With an average annual rainfall of 14 mm according to the meteorological reports of the last 20 years, it lies in a hot sandy hollow between the mountains of Kashan and the Great Salt Desert, and thus, it belongs in climate, scenery and architecture to the desert rather than to the Alborz region; here you see the first bad-girs (wind-towers) and aab-anbaars (water-storage buildings), and a few kilometers further on the first palm trees.
Qum has always been a leading center of Shiism. The late Imam Khomeini and countless other religious figures studied and thought theology here, and the town played a particularly strong role in the anti-Shah movement, as well as throughout the Islamic Revolution. It is a major pilgrimage site, and aspirant mullahs come here from all over Iran and other countries of the world for training in numerious seminaries of Howzeh-ye Elmieh, consisting of many mosques and schools. The most famous seminaries of Qum are: 1) Madraseh Feizieh, originally built about 600 years ago. This school was twice attacked by the Shahs secret police during the last thirty five years, as a result of which many religious students and teachers were either arrested and imprisoned or killed; 2) Madraseh Hojjatieh, used as a boarding school mainly for foreign students; 3) Madraseh Dar osh-Shafa, originally built during the Qajar period it was totally demolished and reconstructed after the victory of the Islamic Revolution; and 4) Madraseh Masumieh, the construction works of which was completed in 1989, and started admitting students from the same year.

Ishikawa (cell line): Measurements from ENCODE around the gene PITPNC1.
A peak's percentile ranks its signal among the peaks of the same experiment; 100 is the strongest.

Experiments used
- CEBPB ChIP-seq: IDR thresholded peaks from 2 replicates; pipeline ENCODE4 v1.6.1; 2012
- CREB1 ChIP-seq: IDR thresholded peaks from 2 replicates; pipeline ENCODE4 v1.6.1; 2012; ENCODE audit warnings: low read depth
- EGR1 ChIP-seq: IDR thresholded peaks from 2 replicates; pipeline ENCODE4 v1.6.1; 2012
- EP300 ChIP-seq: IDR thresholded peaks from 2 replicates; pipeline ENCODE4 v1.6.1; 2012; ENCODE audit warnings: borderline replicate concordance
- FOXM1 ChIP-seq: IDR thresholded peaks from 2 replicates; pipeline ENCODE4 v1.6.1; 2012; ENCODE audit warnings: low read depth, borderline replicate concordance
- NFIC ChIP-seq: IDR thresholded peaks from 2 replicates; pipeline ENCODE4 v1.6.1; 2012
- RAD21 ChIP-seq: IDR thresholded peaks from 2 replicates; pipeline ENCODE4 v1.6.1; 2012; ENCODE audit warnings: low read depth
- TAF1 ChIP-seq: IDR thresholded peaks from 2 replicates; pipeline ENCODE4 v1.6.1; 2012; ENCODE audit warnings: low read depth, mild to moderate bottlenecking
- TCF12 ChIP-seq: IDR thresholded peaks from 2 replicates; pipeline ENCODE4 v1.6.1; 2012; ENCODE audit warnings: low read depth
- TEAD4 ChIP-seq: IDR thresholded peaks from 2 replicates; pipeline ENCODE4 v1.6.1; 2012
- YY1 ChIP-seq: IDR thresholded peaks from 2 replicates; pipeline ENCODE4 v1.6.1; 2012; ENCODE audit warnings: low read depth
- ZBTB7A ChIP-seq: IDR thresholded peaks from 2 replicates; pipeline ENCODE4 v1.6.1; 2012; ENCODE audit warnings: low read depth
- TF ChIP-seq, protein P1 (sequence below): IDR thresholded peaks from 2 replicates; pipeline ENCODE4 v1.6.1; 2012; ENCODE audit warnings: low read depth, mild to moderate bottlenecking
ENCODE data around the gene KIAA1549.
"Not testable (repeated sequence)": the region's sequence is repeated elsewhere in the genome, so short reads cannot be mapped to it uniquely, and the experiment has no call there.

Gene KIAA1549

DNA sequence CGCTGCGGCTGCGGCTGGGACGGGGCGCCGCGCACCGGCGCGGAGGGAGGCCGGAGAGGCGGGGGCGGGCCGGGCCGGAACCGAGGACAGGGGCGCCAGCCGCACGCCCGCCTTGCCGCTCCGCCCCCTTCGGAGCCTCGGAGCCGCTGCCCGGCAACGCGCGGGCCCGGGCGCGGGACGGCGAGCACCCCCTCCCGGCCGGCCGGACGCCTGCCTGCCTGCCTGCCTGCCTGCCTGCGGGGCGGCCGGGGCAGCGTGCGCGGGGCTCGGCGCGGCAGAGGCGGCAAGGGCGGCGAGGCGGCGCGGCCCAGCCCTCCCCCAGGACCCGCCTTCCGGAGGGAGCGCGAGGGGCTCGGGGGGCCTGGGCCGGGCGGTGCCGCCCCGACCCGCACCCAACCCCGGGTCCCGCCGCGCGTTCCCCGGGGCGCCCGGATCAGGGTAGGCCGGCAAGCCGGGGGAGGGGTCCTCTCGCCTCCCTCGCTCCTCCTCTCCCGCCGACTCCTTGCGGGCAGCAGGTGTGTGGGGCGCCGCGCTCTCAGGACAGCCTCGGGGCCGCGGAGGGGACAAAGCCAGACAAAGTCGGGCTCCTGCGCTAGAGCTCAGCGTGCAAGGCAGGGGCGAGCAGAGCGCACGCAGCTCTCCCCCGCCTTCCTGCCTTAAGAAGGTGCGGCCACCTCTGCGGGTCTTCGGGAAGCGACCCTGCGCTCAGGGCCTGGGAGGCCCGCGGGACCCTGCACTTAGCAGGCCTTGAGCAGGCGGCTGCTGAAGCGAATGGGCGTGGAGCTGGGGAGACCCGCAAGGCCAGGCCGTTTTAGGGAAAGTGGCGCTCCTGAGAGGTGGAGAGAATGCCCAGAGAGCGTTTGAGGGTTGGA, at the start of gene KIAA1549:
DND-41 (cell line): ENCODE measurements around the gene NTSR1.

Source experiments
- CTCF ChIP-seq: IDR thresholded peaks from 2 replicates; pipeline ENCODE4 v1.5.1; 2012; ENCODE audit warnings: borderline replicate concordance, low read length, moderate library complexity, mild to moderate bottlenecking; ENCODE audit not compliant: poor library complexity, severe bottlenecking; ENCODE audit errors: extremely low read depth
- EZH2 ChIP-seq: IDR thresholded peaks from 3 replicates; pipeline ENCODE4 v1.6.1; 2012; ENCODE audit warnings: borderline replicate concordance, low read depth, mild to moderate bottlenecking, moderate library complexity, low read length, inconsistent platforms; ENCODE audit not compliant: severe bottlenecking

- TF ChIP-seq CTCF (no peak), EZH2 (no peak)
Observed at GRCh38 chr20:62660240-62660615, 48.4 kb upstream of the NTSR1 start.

No Destinations Found.
Choose destinations from back-end to show in this section.